Years ago someone told me that fairness was like pretty… a matter of opinion. Over the years, and several hundred farm clients later, I can tell you that fairness is indeed a matter of opinion in succession plans. The problem is that opinions will vary between husband and wife, brothers and sisters, farming children and non-farming, leading to the inability to arrive at a consensus, which means the plan is never started.

Trying to arrive at fairness will bog down the succession planning process quicker than trying to run damp beans through a combine.  However, it does not have to be that way. For clients that can’t get out of the succession planning barn due to indecision as to what is fair, my advice is to at least get the important parts of succession planning in place. Once that is done, it really opens up the doors to address the issue of fairness. Having the basic parts of a succession plan in place will also pay dividends if unexpected events arise. A few basics that can be implemented that do not necessarily have to consider fairness are as follows:

  1. Medical Power of Attorney: Farming is one of the most dangerous occupations.  Having someone designated as your medical power of attorney will avoid a court or hospital making medical decisions for you.
  2. Power of Attorney: A POA will allow someone to step in and perform legal and financial decisions for you in case you can’t speak for yourself.
  3. Living Will: A living will designates whether or not you want artificial nutrition and hydration in various circumstances.
  4. Will: Not having a will almost always leads to unforeseen consequences and family discord.  A basic will at least gets something in writing that will avoid the problems from not having a will at all.
  5. Trust:  A trust is a very useful estate planning tool.  Not only does it generally allow for the probate process to be avoided, but it can hold assets after the death of the person creating the trust.  Even if a person cannot decide on the distribution of assets that will ensure fairness, the trust allows assets to be held and then, perhaps, have the non-farm heirs’ interest purchased over time and under a set price.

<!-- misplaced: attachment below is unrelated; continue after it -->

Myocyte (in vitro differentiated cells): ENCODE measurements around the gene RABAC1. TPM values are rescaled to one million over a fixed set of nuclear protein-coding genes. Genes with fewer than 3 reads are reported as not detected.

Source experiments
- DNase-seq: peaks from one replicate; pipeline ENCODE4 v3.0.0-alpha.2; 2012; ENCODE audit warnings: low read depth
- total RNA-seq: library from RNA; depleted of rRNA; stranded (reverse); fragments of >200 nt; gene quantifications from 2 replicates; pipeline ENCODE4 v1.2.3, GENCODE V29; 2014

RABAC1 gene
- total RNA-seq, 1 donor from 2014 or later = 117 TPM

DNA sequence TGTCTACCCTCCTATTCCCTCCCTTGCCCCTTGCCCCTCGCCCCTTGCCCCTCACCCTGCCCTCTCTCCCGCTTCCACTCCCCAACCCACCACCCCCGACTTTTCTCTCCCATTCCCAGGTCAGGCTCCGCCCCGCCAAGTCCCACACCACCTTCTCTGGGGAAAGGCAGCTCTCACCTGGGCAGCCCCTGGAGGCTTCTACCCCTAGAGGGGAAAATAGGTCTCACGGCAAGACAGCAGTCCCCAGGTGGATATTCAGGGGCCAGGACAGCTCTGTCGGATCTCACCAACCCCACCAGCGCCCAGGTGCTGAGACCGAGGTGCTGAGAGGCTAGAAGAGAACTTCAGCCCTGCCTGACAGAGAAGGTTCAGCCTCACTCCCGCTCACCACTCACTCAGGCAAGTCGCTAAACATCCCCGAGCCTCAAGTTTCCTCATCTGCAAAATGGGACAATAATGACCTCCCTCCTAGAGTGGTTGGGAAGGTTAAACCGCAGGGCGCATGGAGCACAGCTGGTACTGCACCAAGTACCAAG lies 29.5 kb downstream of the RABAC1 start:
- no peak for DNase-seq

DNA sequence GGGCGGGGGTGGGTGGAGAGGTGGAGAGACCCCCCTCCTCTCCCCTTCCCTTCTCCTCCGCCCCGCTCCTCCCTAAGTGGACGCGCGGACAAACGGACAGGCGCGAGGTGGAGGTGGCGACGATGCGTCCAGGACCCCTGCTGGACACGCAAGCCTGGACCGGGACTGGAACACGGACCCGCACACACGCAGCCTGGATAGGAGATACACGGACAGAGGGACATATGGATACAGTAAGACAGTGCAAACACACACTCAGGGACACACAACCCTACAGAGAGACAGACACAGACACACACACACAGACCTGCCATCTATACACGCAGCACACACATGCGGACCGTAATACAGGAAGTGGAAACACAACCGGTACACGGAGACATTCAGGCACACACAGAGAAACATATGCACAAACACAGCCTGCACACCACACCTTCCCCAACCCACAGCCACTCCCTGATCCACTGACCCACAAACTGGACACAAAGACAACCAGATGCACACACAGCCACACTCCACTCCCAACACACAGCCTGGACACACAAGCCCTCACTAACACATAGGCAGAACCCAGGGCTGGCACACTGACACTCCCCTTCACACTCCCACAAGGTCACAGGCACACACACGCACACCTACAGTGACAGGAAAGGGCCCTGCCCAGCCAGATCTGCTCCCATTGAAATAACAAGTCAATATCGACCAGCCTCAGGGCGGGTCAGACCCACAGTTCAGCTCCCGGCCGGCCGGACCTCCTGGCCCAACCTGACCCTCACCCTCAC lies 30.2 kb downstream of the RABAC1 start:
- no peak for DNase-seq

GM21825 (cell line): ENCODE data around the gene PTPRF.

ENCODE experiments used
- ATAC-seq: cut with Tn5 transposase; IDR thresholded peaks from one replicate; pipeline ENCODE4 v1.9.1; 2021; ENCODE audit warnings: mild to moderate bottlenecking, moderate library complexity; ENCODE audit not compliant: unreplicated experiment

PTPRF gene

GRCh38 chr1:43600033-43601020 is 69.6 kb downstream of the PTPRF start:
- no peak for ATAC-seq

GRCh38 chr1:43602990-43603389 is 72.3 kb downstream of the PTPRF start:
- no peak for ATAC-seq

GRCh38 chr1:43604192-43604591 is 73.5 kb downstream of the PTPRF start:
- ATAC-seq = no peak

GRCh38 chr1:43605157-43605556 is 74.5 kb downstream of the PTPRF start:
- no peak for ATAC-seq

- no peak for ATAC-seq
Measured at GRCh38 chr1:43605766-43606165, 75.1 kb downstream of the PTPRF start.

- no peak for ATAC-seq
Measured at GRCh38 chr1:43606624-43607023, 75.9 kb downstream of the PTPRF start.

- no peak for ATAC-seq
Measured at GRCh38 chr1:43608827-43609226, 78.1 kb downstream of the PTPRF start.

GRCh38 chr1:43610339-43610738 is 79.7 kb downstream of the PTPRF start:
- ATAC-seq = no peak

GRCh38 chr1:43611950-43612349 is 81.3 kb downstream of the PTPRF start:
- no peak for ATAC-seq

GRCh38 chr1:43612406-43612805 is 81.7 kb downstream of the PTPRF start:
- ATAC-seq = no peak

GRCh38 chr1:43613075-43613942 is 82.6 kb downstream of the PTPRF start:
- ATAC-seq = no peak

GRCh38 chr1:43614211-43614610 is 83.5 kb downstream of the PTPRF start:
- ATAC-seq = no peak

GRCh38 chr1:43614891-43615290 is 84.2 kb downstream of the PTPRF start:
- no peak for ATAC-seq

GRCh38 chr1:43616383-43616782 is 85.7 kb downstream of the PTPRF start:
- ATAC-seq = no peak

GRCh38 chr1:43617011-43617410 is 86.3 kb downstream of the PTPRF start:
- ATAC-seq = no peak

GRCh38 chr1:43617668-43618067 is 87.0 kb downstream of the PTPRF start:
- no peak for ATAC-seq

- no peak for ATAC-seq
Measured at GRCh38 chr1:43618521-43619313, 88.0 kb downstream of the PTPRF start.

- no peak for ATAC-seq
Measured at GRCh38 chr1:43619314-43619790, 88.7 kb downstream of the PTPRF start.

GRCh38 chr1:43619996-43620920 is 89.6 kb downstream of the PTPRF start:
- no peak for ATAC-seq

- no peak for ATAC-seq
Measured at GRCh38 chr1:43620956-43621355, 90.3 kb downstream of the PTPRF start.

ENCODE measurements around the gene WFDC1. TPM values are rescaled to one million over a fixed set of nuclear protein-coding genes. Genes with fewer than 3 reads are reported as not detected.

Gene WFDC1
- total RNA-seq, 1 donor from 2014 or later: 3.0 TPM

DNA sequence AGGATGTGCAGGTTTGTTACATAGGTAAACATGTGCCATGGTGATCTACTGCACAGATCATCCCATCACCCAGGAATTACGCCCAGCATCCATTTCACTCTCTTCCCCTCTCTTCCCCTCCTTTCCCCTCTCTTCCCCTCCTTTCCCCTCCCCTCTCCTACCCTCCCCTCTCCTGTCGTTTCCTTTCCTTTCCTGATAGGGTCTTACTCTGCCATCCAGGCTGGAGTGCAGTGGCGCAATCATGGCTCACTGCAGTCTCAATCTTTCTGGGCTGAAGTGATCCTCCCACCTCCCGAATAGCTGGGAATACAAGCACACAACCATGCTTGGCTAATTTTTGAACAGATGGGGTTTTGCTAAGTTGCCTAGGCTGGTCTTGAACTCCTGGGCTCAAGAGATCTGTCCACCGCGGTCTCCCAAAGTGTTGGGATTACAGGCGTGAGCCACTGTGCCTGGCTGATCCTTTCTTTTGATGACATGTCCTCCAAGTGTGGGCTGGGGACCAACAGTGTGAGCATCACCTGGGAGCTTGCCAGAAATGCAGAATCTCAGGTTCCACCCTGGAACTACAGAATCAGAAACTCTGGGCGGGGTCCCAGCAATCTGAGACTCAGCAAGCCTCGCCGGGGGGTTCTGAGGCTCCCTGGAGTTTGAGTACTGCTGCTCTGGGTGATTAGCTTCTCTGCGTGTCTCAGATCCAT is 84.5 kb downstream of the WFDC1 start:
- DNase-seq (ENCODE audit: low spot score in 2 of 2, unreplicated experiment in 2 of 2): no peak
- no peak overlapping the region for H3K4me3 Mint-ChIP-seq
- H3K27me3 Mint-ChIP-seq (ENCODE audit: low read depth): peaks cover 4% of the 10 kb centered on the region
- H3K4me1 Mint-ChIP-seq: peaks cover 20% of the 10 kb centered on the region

Fairness in Faming Family Succession


Over the years, when clients struggle with fairness, I have encouraged them to at least get the above stated basic estate and succession planning documents established. My experience is that once clients get the basic documents in place, then they are more easily able to drill down deeper and tackle the fairness issues. Most importantly, these documents can be amended over time so as to ensure fairness adapts to changes in circumstances.

“…once clients get the basic documents in place, then they are more easily able to drill down deeper and tackle the fairness issues.”

Fairness in estate and succession planning comes in many shapes and sizes. I have had clients treat all children equally, leave practically everything to the farming children, and do everything in between. Getting to fairness generally will require some of the above stated estate planning tools. This is because farm assets are often times difficult to divide, especially among several heirs.

In closing, keep in mind that it is perfectly permissible to put a plan in place that is initially not what you may think is fair to your children or heirs. Once the main components are in place, you can easily modify the plan to get to a point where you do believe fairness has been achieved.

John J. Schwarz, II, is a lifelong farmer and farms with his family near Stroh, in Northeast Indiana and has been an agricultural law attorney for 12 years. He can be reached at 260-351-4440, our contact form, or visit him at www.farmlegacy.com.  These articles are for general informational purposes only and do not constitute an attorney-client relationship. This article and others can be found on Farm World Magazine.

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